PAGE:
The U.S. House Financial Services Committee has voted in favor of banning a controversial practice in small business lending, The Washington Post reported Friday (Nov .15).
In a 31-23 vote, the policymakers voted in favor of prohibiting the use of confessions of judgment in small business lending contracts. The confessions of judgment, sometimes used in merchant cash advance arrangements, forfeit a borrower’s right to legally defend themselves in a disagreement with the financier.
“These lenders have hijacked our courts by getting rubber-stamp judgments,” said Rep. Nydia Velázquez of New York, who co-introduced the legislation with Rep. Roger Marshall of Kansas. “We can stop some of the abuses that are crippling honest small business owners.”
As The Washington Post explained, these confessions of judgment are sometimes a requirement in contracts with small business borrowers, and they can lead to a lender legally seizing that borrower’s assets if they don’t repay the loan.
The tactic was first highlighted in Bloomberg reports last year that detailed allegations of merchant cash advances seizing borrowers’ assets on false accusations of missed payments. Reports said the confession of judgment has been used by small business lenders to secure 32,000 wins in New York courts in “recent years.”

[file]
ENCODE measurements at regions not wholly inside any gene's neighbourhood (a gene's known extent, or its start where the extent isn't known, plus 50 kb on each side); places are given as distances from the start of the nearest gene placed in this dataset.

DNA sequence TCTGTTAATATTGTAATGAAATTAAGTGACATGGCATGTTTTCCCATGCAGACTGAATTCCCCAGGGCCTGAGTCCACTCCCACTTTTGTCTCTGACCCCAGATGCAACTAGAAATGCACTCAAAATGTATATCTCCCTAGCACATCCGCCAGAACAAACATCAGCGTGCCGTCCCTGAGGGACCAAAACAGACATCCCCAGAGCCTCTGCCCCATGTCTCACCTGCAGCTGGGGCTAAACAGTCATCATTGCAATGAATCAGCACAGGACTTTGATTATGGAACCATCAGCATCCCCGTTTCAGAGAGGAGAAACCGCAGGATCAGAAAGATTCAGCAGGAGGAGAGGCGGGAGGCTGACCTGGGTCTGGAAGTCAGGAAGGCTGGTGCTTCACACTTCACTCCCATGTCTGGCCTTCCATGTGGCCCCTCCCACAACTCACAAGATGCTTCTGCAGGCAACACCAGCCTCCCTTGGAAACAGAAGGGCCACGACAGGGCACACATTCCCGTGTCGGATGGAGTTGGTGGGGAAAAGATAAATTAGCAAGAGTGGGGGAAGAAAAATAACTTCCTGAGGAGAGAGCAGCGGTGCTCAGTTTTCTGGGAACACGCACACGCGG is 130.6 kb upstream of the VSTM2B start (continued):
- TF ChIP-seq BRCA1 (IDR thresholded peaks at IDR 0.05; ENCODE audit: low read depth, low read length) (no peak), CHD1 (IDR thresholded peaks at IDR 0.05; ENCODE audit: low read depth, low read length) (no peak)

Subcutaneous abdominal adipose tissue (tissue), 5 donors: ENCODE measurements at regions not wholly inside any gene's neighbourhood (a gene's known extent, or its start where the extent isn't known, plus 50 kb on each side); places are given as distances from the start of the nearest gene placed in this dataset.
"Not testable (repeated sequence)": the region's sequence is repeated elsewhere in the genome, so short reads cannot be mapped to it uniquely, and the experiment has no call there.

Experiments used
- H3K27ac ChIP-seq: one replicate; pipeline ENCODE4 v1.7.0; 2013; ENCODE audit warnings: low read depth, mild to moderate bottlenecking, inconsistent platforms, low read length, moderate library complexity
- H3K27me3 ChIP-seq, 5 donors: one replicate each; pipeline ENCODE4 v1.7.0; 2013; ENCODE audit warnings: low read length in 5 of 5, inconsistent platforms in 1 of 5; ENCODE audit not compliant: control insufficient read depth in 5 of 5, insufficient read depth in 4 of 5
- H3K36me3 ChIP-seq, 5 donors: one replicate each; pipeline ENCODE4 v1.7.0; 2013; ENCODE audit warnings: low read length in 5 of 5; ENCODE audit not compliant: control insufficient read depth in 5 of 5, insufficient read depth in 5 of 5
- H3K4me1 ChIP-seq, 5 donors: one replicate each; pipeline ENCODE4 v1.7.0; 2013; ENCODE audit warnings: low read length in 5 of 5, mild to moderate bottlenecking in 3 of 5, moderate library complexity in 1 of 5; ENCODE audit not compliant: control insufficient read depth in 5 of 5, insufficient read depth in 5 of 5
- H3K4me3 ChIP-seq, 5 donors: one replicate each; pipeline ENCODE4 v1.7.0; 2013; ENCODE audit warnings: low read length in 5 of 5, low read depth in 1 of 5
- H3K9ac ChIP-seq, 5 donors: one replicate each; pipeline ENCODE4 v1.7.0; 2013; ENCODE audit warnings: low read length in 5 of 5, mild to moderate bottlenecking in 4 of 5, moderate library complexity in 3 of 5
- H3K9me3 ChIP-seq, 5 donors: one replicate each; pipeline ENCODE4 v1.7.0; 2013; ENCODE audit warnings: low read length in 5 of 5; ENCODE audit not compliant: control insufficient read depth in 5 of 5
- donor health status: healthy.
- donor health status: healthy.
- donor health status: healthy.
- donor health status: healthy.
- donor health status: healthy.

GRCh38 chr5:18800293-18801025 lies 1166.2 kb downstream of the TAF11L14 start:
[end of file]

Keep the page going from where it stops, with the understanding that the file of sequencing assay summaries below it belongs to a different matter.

The bill will now move to the House floor, reports explained, noting that there is no guarantee of the bill’s passage.
The House committee vote saw strong opposition from Republicans, two of whom had previously introduced amendments to the bill, which were ultimately shot down by Democrats, reports said. One Republican, Warren Davidson of Ohio, proposed an amendment that would allow for confessions of judgement but require more transparent arrangements with borrowers, requiring lenders to disclose information about what such a confession of judgement would actually mean for that small business.
Democrats, however, argued that this would not deter lenders’ use of the tactic.
“People are so desperate to get a loan that they are willing to sign any disclosure without understanding what they’re signing for,” Velázquez said.